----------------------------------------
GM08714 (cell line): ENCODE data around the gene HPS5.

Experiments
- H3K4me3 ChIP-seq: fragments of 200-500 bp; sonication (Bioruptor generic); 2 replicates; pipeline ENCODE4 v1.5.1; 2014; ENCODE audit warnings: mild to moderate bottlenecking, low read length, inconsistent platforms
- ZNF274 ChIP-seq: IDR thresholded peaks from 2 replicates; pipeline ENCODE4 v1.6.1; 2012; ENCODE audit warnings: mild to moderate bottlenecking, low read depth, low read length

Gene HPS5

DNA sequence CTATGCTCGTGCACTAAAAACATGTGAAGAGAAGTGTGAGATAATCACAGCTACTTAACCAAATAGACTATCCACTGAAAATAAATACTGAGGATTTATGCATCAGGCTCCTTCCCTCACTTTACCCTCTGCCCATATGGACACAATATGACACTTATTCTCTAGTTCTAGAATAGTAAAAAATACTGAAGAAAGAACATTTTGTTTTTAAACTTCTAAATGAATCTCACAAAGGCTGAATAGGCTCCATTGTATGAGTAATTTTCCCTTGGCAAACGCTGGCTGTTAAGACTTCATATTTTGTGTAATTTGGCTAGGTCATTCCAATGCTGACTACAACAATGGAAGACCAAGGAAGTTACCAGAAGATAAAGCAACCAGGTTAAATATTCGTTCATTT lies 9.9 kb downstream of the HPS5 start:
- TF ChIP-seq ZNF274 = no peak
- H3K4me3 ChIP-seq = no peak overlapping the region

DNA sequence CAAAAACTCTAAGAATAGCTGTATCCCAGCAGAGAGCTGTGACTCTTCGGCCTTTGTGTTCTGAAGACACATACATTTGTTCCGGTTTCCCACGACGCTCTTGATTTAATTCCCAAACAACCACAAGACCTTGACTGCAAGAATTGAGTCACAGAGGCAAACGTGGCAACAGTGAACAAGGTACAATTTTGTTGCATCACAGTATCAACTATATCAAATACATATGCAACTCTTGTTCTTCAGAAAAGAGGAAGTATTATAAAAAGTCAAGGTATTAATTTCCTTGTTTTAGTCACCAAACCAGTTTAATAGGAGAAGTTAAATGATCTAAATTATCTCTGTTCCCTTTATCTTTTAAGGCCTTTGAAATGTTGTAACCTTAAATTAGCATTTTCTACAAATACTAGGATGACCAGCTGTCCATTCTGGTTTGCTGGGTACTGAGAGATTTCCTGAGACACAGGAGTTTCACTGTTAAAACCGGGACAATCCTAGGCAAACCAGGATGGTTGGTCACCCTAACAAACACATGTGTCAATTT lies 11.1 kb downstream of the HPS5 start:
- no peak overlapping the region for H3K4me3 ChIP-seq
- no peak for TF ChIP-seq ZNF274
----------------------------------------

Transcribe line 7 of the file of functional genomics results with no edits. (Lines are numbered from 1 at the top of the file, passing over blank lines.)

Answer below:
- TF ChIP-seq ZNF274 = no peak